Disabled sports participation
Disabled sports participation
(*last data point is a rolling estimate including half of the previous year's data)

Overall, I’m not convinced sports participation is really increasing, except perhaps amongst the disabled. Sport England has funded and carried out a lot of very high quality research into sports participation in the past, but press releases like this, which do not seem to honestly represent the data they are describing, only serve to undermine confidence in Official Statistics in the long run. I think Sport England is letting itself down by allowing its press office to release this kind of spin. The reasons, however, are apparent. Sport is a highly politicised topic at the moment, what with the ‘Olympic legacy’, the Select Committee on school sport, and all the rest of it; budgets are being cut, and organisations are battling to make the case for their funding.

But perhaps this is all academic anyway. Sports participation does not provide the whole story on levels of physical activity. For example, the Sport England measure does not include all recreational walking and cycling, as they are not defined as ‘sport’. But routine physical activity, not sport, is of more concern for the health of the population as a whole. Also, you have to wonder how many of those people who are included in the Sport England measure are meeting the recommended levels of physical activity (DoH, 2011):

  1. Adults should aim to be active daily. Over a week, activity should add up to at least 150 minutes (2½ hours) of moderate intensity activity in bouts of 10 minutes or more – one way to approach this is to do 30 minutes on at least 5 days a week.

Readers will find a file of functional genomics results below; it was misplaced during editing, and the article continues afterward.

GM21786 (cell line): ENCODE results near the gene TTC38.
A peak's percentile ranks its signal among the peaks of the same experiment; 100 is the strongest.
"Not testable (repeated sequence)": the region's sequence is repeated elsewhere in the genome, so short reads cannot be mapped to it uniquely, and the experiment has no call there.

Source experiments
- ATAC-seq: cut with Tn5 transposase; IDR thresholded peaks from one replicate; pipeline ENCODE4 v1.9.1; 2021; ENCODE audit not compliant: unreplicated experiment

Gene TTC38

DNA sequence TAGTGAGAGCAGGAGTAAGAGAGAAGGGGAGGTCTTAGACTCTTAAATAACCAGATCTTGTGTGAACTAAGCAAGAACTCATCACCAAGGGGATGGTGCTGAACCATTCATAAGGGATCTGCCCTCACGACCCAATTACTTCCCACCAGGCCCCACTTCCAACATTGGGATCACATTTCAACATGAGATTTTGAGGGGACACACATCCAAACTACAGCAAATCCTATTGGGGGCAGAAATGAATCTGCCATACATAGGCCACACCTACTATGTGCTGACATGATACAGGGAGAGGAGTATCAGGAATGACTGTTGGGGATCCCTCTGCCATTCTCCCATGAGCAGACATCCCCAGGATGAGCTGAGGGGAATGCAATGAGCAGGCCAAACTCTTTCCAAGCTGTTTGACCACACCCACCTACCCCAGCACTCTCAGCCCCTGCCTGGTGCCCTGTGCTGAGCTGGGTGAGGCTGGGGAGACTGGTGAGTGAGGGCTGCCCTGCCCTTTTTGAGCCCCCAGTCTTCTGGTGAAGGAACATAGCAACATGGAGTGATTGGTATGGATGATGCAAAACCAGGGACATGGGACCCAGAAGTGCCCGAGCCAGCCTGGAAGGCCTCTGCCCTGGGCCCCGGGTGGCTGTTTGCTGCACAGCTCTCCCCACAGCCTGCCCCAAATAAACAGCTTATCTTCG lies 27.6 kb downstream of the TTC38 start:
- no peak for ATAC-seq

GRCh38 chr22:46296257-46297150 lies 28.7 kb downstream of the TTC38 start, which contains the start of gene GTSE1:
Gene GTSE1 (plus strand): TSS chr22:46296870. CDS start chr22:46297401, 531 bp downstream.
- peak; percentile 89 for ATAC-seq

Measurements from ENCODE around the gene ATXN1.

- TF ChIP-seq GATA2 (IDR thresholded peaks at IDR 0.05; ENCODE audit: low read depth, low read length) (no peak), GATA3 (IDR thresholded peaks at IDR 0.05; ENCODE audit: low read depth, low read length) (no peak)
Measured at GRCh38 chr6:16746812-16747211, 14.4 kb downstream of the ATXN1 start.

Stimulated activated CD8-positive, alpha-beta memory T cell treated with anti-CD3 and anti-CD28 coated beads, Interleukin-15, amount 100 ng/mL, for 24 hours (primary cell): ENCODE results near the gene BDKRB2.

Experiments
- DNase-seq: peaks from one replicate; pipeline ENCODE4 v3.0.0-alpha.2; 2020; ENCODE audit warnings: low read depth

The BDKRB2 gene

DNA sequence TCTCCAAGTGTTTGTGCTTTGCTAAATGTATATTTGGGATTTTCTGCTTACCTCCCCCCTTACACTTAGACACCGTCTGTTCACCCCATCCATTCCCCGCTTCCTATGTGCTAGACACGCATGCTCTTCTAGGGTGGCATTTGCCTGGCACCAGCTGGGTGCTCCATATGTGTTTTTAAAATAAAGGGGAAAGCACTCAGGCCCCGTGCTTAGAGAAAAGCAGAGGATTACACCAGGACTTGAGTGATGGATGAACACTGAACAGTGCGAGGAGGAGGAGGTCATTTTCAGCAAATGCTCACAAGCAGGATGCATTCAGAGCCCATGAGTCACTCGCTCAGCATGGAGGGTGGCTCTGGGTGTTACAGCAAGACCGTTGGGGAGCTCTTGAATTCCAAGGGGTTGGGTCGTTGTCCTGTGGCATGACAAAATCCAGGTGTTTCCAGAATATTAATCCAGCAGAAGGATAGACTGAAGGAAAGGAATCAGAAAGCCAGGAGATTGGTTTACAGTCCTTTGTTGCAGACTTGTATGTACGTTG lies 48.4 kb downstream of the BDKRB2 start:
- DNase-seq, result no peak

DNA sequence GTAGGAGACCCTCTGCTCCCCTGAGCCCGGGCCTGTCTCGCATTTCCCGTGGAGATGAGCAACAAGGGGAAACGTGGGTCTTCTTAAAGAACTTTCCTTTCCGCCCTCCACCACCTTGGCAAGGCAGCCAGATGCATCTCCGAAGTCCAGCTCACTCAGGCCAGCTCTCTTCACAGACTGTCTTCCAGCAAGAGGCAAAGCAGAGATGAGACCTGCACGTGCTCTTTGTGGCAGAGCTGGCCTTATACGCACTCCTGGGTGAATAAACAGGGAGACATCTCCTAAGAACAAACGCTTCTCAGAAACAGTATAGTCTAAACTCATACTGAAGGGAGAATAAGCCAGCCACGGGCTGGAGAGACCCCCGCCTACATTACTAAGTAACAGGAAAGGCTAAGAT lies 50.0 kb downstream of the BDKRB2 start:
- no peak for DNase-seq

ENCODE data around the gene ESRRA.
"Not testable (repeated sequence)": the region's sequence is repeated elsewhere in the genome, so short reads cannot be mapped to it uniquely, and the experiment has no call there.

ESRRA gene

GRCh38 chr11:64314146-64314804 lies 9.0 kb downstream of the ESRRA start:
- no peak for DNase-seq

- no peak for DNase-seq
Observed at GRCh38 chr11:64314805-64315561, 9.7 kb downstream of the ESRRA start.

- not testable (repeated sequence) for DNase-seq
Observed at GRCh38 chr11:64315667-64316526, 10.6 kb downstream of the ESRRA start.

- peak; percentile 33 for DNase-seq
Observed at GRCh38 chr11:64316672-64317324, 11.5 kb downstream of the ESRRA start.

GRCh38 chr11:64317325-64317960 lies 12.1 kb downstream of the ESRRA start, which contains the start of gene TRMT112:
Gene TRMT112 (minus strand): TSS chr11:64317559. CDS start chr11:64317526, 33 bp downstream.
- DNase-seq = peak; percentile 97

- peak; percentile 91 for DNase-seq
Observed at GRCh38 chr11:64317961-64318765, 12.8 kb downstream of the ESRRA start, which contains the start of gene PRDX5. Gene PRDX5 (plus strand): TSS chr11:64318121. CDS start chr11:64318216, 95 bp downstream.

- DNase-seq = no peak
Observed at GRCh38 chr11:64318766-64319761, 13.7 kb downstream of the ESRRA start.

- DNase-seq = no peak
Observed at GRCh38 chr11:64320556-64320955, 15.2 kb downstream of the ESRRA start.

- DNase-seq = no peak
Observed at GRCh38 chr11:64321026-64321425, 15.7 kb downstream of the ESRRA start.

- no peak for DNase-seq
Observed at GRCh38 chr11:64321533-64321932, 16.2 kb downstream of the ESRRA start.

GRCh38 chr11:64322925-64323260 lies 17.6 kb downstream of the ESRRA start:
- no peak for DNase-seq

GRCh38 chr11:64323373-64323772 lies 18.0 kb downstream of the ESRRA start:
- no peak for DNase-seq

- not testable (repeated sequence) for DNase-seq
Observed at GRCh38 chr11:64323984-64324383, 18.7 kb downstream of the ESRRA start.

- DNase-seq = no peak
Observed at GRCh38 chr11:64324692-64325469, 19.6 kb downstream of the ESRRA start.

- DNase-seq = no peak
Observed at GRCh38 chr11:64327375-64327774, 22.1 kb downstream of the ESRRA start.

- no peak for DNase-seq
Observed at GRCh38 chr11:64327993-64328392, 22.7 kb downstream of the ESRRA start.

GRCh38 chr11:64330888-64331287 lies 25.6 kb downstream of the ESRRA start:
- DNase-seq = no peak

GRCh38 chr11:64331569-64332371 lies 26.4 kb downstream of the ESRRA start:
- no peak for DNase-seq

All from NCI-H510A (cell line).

2. Alternatively, comparable beneits can be achieved through 75 minutes of vigorous intensity activity spread across the week or combinations of moderate and vigorous intensity activity.
  3. Adults should also undertake physical activity to improve muscle strength on at least two days a week.
  4. All adults should minimise the amount of time spent being sedentary (sitting) for extended periods.

The Health Survey for England has generally found that about a third of the adult population reach healthy levels of activity. An accelerometry sub-study found that only around 5% of the adult population were sufficiently active. In 2002, the New Labour government released Game Plan (DCMS & Strategy Unit, 2002), which included targets to get 50% of the population reaching healthy levels of activity by 2010 and 70% by 2020; the first target has been missed (even according to self-reported activity) and the second must now be seen as a pipe dream. If the current government is serious about raising activity levels in the population, they have their work cut out and desperately need to come up with some better ideas. I doubt that ‘sport’ as defined by Sport England can solve this problem on its own.


UPDATE: DCMS claim more women are playing sport since the Olympic bid was won
The DCMS are at it again. On the 5th July 2013 they tweeted this:
DCMS tweet
In case you are interested what this looks like with their data, the graph is presented below. I would argue, this isn’t too convincing either…
Female participation in sport
Women's sports participation
(*last data point is a rolling estimate including half of the previous year's data)